The familiar theme — and the scene of Sakuntala, trying to convince Dushyanta in a state of amnesia, that she is his wedded wife, was very moving. After involved circumstances result in the ring that had slipped from Sakuntala’s finger reaching Dushyanta, recollection sets in with deep remorse at the harm done. Once again on the Ashram territory, he sees young Bharat playing with a lion cub — and finally comes the recognition that this is his son — and reconciliation. Simple props like a movable tree, round which so much action takes place, flower pots, elegant white arches formed by pleated white cloth strung between two poles suggesting the palace interior, were very imaginatively conceived.
Most impressive and contributing handsomely to the performance tone was the music — in the typical Assamese style with words in Vrajboli — even while the spoken dialogue was in Sanskrit and Prakrit. And right from the start after Hari Bol, starting with raga Saranga, music it was that evoked the required mood and state of mind. Vocalists Dibakar Das, Dr.Rishiraj Pathak, Rinja Risa Kaushik, Sumaya Kashyap, led by Bhabananda Barbayan on Khol assisted by Mridanga and Khol by Niranjan Saikia Bayan, Govinda Kalita bayan and Manto Baruah providing soft cymbal taal, and the very melodious flute and violin interventions by Bitual Duwari and Dwipendra Sarma made for a truly sensitive combine.
Barring the odd whistle and catcall, which one puts down to an exuberance of animal spirits of youth, the complete attention in which the proceedings were watched by the packed hall of students, was a feather in the cap of the actors, and kudos to the JNU authorities for thinking of an effort of this nature for the centenary celebrations!
The week’s similar aesthetic continuum in the Natya Shastra style of enactment based on “Karna Gatha”in Hindi by playwright Asif Ali Haider Khan, saw a power-packed presentation at Abhimanch by the second year students of NSD — the play designed by Rita Ganguly with her visualisation, choreography, music, design and direction.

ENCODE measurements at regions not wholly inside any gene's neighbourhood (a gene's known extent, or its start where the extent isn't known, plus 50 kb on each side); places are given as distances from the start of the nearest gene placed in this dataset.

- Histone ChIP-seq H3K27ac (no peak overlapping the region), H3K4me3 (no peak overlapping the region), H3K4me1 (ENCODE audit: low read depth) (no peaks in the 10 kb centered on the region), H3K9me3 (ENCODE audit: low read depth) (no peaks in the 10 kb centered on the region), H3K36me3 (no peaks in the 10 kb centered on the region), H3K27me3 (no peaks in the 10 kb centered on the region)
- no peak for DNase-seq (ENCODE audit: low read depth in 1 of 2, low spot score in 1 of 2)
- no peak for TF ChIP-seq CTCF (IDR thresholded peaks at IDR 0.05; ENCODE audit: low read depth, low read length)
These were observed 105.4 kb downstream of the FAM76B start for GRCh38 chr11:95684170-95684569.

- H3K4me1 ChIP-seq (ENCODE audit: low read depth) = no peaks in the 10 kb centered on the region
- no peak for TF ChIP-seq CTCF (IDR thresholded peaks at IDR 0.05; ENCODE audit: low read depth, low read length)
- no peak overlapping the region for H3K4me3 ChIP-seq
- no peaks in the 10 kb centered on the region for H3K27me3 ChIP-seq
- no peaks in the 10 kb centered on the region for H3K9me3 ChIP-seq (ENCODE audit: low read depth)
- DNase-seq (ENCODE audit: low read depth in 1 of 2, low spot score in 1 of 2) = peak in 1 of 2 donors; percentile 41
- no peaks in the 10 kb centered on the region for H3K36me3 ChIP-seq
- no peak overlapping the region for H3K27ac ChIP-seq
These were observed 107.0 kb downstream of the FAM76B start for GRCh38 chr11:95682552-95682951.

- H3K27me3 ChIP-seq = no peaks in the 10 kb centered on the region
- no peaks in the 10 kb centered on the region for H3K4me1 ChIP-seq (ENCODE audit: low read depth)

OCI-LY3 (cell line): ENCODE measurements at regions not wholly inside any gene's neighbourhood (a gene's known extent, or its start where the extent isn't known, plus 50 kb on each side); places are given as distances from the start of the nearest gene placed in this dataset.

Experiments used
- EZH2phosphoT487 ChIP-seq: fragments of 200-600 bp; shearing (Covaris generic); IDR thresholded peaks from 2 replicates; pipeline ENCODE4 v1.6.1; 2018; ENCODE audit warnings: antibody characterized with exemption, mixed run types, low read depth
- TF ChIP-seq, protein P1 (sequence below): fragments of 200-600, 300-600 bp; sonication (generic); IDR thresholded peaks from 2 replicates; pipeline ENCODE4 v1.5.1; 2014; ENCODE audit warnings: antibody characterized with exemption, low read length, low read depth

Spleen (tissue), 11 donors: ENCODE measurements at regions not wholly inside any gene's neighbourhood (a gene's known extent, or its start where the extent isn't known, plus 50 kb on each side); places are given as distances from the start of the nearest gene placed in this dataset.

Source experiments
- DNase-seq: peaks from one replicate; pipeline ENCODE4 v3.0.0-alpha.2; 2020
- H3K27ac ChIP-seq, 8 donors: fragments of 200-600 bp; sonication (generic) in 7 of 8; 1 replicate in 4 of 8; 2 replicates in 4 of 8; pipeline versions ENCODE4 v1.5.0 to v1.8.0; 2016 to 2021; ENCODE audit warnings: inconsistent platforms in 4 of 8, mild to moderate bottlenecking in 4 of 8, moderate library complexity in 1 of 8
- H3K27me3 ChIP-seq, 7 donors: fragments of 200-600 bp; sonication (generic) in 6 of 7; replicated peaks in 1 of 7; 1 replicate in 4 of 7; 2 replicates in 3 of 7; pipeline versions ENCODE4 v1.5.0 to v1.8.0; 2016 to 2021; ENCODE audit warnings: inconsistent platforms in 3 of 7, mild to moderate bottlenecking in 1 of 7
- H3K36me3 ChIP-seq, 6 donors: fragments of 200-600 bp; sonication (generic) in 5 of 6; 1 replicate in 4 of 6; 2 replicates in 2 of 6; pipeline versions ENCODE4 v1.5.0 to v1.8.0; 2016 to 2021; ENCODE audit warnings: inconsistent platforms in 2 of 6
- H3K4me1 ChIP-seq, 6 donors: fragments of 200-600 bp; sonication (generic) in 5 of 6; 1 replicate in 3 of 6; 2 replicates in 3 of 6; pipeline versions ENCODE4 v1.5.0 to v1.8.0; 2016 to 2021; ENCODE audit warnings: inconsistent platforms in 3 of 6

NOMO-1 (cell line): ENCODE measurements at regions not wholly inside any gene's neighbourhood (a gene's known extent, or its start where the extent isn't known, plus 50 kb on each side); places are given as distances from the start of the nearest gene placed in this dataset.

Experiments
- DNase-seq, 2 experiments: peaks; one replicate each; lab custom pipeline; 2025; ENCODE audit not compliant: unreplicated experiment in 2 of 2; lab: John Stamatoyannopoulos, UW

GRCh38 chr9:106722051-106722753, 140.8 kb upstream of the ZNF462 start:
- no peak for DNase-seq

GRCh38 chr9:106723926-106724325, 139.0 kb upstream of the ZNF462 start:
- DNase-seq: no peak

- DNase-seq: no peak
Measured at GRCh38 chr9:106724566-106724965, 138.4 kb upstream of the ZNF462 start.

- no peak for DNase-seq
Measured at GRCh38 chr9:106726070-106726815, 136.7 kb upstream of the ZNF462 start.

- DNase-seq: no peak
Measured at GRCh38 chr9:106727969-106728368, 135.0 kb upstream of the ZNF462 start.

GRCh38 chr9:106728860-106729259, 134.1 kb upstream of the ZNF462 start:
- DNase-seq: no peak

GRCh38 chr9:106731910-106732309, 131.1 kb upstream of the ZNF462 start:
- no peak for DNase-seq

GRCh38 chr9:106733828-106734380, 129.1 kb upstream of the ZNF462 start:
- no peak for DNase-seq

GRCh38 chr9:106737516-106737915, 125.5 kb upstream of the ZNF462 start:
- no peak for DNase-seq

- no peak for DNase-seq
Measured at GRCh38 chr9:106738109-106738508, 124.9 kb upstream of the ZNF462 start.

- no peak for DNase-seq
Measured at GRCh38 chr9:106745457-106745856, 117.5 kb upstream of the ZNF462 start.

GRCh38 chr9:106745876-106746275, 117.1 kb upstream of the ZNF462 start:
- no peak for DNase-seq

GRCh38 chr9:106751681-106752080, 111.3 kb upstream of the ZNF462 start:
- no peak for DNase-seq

Sanskrit theatre combining the heard (sravya) and the seen (drishya) was described by Bharata in his oft quoted statement in the Natya Shastra “Na tajjaana natacchilpa na sa vidya na sakala (There is no wise maxim, no learning, no art or craft, no device, no action that is not found reflected in drama)”. Natyam as bhavanukirtanam is not reality but an aestheticised concept, and an art construct of universalised mental states of being. The idea of sadharanikarana or a process of universalisation and becoming one with this (tanmayibhavana) is what acting is all about, involving abhinaya which has four expressional modes — through the body (angika) through speech (vacika), true expression (sattvika) and through the costumed body with ornaments (aharya) setting in motion an entire process enabling the actor’s alienation — becoming one with the role stepping away from his persona. Abhinaya through hand gestures plays a very important role. Rita Ganguly’s imaginative choreography, in the excellent movement visualisation had a minimalism — like a few Chhau Hathyadhara steps accompanied by Kunhiraman’s Chenda rhythm evoking the feel of a whole edifice of a bitterly fought war. Along with wonderfully designed costumes by Dolly Aluwalia Tiwari carried with easy grace by the actors, and Kajal Ghosh’s superb music arrangement with the bhav-soaked singing and percussive interludes creating mood, and above all Souti Chakraborty’s light designing — all came together to create magical feel of a bygone era.
The entire auditorium ambience with Ajanta paintings on the wall and delightfully envisioned set executed by Sagnik Chakraborthy set the tone for the Natya Sastra mode of Purvaranga, Nandi with the important character’s Praveshika with Jarjara Sthapana to ward off all evil with Rita Ganguly’s voice on the sound tape singing Saraswati Vandana“Ya kundendu” in Shivaranjani, followed by Ravana’s ‘Prachanda Tandavam Shivam’ slokam. Prerna Joshi as sutradhar introduced the characters.
Characters appearing hidden behind the tiraisheela (screen held on both sides) made for some indelible images like the feet underneath moving in excellent rhythmic coordination, or just hand gestures and mimetic faces above the curtain telling the story.
Actor Vikas as Karn, with his perfect ardhamandali stance many dancers would be proud of, evocatively underlined the melancholia and aloneness of his existence. In a uniformly well-directed cast, one specially appreciates Bhushan Sanjay Patil who as Karn’s horse was out of the ordinary. Quivering nostrils, with feet shuffling or in a canter or a gallop, he became one with his character.
The tempo never sagged in a smoothly moving narrative — so painstakingly rehearsed were the actors in what was not their usual theatre form. Kudos to the entire team!
The writer is an eminent dance critic